Sulphur So Good Impacts Of IMO Target To Reduce Sulphur Emissions In Shipping Sector As the world shifts towards cleaner fuel amid growing concern over cl...

Sulphur So Good Impacts Of IMO Target To Reduce Sulphur Emissions In Shipping Sector As the world shifts towards cleaner fuel amid growing concern over climate change and the impacts of human activities on the environment, the marine industry has stepped up its game to reduce its carbon footprint.

This has been done through a series of efforts including the introduction of conventions and protocols, adjustments in ship design, and operational and technical approaches to enhance energy efficiency and reduce emissions from shipping and related activities.

A major development has taken place in the shipping sector which is set to trigger potentially seismic impacts not only in this sector but also to related sectors and supply chains.

The International Maritime Organisation (IMO), the specialised United Nations (UN) agency promoting safe, efficient and clean shipping, has set a global limit of 0.50% m/m (mass by mass) for the content of sulphur in fuel oil used on board commercial vessels from January 1, 2020.

The current limit for sulphur for heavy fuel oil or bunker fuel, used on most vessels, is 3.5% m/m.

This watershed development will significantly lower the amount of sulphur oxide (SOx) – one of the most environmentally damaging and polluting greenhouse gases (GHGs) along with nitrogen oxide (NOx) and carbon dioxide (CO2) – released from ships into the environment.  Other discharges from shipping which are harmful to the environment are ozone depleting substances, volatile organic compounds and shipboard incinerators discharged from vessels.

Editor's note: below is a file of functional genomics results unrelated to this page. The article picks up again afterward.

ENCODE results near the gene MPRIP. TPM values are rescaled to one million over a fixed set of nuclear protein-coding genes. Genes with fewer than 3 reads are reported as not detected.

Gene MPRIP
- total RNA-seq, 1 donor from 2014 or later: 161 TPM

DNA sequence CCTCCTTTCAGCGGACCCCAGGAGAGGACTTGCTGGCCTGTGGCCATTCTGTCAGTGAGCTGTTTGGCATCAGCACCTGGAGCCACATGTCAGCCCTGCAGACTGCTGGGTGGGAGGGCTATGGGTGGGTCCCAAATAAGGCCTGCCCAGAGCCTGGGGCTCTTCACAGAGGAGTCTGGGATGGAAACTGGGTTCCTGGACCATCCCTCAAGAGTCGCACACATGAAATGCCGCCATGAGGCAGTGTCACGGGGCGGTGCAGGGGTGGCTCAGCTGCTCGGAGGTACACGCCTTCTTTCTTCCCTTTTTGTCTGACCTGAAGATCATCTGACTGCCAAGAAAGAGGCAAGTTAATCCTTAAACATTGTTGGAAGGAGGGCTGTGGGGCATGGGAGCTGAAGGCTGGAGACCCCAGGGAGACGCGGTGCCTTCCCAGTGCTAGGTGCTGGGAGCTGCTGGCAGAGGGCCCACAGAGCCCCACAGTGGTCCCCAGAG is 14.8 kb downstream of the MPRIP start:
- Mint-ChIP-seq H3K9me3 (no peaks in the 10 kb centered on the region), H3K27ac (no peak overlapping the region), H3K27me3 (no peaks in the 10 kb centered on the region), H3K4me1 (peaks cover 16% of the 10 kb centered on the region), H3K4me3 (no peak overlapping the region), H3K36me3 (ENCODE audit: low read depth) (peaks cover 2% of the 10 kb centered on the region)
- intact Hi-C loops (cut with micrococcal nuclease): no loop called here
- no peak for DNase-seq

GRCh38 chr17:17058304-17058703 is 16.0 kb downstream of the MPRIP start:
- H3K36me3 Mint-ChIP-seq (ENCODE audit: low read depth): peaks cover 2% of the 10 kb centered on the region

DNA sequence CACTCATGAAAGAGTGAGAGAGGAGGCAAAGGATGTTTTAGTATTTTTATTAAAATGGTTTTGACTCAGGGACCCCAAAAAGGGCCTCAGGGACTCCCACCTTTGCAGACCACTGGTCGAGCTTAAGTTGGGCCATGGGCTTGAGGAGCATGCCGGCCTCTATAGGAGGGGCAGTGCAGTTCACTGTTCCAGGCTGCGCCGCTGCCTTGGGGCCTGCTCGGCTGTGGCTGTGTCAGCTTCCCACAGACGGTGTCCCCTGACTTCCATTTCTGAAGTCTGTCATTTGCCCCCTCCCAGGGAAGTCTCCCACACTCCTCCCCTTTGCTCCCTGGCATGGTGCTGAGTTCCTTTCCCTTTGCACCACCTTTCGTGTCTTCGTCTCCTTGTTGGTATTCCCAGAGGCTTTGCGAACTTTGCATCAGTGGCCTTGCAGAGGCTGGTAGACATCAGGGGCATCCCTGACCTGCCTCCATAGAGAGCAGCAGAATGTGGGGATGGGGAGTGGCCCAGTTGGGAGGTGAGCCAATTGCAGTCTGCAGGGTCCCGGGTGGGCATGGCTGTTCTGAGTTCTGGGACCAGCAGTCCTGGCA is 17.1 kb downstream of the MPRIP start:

The reduction of SOx from shipping – an activity that facilitates an estimated 90% of the world’s trade by volume – should have a positive impact on marine environment which has come under pressure from growing shipping traffic.

Besides facilitating trade, ships of all kinds and sizes are crucial in marine economic activities such as marine tourism, fishery, port operations, and offshore oil and gas (O&G) exploration and production.

SOx and other GHGs have detrimental effects not only to the environment but also to human health.

Standing to also benefit from this game-changing development are coastal communities especially those in close proximity to commercial ports, cruise terminals, O&G supply bases, fishing jetties and shipyards.  With the setting of this limit – agreed upon by IMO member states during IMO’s Marine Environment Protection Committee meeting in October 2016 –  the shipping sector will be subjected to an overhaul in terms of its fuel use and its approach towards emissions and marine environment protection.

The shift is almost as profound as when ships started to use coal to power steam engines, marking a departure from using sails.